Birmingham Mayor Larry Langford castigated a local clergy group today because he doesn’t think enough churches participated in his sackcloth and ashes rally back in April. He also criticized churches for espousing prosperity theology, a valid point IMO, but pretty funny coming from the man who accessorized his sackcloth with a Rolex and designer shoes.
“I really think he’s called the church to repentance,” said the Rev. Mike McLemore, president of the [Metro-Birmingham Evangelical Ministers Association] clergy group and director of the Birmingham Baptist Association, after the mayor’s speech. “He’s serious about prayer.”
Set aside the questionable propriety of an elected official preaching sermons on the taxpayers’ dime, and note the irony of Larry Langford calling others to repent their desire to get rich and accumulate material goods.
In 2002, about the same time he was running for county commission, Langford had accumulated about $70,000 in credit card debts and department store bills. Most of that debt was for clothes, he told the SEC.
“I’m a kind of a clothes person,” Langford said. “I like clothes.”
In other settings, Langford has rhetorically attacked parents who buy their children expensive tennis shoes and designer clothes they can’t afford.
“We pay $120 for a pair of sneakers for a 12-year-old child. Are you crazy?” Langford said in his inaugural speech. “You are paying $60 and $80 for blue jeans with the names of somebody tattooed on your children’s butt you don’t even know. When was the last time Tommy Hilfiger was at your house?”
Indeed, Langford wouldn’t be caught dead wearing Tommy Hilfiger or shopping at the mall. When Langford needed clothes, he went to Shaia’s the upscale clothing store for men in Homewood among other places.
There, according to his testimony, he bought at least $40,000 worth of clothing, all on store credit. By the summer of 2002, his store account was close to going to collections.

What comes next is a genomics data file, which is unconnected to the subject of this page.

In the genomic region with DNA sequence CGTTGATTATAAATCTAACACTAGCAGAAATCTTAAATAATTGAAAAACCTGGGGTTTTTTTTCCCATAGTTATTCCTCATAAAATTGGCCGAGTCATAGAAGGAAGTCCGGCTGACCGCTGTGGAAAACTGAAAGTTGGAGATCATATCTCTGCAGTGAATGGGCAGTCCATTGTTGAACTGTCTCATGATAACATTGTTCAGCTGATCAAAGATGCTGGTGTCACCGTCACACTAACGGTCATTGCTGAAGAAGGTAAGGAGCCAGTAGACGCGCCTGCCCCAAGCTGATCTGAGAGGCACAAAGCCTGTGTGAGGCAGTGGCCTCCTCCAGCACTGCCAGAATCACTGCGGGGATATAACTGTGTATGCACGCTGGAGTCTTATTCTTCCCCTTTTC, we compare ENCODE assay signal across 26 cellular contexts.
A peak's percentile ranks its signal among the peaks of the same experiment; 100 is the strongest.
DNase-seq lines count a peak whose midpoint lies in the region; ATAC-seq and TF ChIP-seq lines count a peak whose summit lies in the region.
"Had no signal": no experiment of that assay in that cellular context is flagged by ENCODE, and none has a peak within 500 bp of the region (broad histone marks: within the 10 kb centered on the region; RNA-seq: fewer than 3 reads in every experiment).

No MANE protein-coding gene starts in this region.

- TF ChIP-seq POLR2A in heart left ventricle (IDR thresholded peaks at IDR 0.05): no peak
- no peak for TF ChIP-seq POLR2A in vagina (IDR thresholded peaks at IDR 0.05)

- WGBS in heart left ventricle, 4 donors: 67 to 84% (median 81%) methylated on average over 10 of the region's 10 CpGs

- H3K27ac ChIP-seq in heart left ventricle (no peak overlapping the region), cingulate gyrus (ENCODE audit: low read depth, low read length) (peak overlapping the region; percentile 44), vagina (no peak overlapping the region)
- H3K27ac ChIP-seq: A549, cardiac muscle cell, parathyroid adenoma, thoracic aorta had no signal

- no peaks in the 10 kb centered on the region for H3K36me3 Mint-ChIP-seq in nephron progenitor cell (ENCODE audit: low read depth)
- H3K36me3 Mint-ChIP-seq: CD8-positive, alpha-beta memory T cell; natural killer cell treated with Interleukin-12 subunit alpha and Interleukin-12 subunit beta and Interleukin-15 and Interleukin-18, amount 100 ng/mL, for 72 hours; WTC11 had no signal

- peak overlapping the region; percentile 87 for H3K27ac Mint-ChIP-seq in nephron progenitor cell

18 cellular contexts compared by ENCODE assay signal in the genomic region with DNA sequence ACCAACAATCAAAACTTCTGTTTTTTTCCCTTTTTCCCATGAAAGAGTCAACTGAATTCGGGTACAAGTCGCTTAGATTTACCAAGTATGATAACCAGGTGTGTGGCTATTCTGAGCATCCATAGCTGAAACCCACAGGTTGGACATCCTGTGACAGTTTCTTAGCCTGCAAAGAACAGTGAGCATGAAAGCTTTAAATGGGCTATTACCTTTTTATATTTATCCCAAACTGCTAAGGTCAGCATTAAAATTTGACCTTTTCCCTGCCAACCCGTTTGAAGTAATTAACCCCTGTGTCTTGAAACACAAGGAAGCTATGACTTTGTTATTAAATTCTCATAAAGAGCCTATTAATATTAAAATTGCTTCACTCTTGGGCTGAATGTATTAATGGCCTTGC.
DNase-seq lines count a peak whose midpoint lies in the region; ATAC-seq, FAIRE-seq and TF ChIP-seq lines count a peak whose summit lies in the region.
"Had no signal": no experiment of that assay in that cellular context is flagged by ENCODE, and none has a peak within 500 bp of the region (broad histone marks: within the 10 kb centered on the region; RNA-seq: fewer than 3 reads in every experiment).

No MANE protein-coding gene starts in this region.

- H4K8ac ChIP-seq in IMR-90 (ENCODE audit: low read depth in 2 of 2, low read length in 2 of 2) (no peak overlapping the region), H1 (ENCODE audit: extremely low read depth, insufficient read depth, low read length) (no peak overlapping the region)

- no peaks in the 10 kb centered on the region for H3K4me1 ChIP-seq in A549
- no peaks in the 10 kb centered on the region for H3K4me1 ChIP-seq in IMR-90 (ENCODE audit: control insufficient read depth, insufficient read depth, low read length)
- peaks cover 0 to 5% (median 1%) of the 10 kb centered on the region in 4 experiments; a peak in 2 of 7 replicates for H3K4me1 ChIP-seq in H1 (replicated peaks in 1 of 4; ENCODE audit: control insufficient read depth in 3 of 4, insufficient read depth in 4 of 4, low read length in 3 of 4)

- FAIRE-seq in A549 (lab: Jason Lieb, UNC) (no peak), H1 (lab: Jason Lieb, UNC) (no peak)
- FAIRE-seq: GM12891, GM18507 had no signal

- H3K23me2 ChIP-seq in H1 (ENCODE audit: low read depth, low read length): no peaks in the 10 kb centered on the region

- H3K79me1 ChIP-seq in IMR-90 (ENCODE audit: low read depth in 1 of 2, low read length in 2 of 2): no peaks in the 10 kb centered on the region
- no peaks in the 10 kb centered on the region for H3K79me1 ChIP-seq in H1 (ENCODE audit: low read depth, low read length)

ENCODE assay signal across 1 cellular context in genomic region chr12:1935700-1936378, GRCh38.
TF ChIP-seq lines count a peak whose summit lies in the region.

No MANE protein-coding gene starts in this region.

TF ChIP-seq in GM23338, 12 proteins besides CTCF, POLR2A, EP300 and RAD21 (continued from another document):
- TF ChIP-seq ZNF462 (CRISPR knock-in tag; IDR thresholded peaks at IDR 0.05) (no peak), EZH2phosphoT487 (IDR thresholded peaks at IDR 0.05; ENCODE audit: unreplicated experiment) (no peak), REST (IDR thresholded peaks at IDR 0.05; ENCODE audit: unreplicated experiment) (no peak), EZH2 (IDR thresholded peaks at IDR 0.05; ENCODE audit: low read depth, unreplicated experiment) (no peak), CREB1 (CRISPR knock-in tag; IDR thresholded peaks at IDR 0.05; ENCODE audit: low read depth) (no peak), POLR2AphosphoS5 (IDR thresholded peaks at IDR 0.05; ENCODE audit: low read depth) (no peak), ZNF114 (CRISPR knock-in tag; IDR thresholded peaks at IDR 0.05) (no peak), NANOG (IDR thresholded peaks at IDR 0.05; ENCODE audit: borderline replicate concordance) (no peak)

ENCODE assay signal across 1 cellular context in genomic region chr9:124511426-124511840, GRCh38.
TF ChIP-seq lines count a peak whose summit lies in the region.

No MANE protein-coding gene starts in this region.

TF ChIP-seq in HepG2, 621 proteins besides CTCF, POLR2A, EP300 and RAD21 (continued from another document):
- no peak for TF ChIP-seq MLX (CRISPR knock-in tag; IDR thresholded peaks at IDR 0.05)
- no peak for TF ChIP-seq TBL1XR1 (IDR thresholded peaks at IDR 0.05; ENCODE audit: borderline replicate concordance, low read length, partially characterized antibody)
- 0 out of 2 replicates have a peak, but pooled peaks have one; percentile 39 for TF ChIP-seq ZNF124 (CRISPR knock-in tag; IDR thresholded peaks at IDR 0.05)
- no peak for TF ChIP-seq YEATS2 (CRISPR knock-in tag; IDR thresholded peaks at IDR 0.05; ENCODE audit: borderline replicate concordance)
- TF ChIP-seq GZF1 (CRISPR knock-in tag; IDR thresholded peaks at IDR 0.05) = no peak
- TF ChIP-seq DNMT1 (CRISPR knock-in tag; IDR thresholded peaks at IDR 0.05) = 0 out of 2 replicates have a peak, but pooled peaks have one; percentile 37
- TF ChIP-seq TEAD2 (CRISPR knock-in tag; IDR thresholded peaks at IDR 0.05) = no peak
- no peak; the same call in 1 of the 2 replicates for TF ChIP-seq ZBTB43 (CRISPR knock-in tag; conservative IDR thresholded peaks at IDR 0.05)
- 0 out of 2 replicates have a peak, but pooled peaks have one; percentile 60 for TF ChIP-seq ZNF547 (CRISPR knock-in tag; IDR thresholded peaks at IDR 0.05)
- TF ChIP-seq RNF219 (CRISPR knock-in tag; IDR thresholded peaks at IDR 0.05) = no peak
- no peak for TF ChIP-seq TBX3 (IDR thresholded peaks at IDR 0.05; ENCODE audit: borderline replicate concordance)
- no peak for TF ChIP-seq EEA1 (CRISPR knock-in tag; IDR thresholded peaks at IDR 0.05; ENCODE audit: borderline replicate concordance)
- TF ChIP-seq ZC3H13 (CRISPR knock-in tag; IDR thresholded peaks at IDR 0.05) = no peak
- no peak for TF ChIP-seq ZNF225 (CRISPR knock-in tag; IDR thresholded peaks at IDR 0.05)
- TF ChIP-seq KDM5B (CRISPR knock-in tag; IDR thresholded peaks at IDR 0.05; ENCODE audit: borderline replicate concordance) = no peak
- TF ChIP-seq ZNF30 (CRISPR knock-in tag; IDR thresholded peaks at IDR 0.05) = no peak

He had other debts, too, including two home equity lines, credit cards and car notes.
Last November, Birmingham News metro columnist John Archibald discovered that at least one mortgage Langford had was disproportionate to the value of his Fairfield home. Probate court records showed that in 2000, Langford had received a $300,000 mortgage on his home. In 1999, the same house had been appraised at $96,430. The loan from The Bank — now Superior Bank — was for three years. If he ever paid it, there is no record.
These debts are in addition to his expensive taste in cars, including a Cadillac Escalade and a Chevrolet Corvette. Langford doesn’t hide his spending on cars, and he even bragged about it last year to a group of car dealers angry about his 100 percent increase in business license fees.
“Nobody can buy more cars than I buy,” he told the car dealers in a committee meeting last December. “The only difference between men and boys are the size of their toys, and you all sell the toys that I like.” [emphasis added]
Anyway, Larry wants the city to have three prayer rallies a year, and he wants the churches to take time away from ministering to their communities to set up his grandstanding opportunities. I bet he’s already picked out his next ensemble. A designer hair shirt, anyone?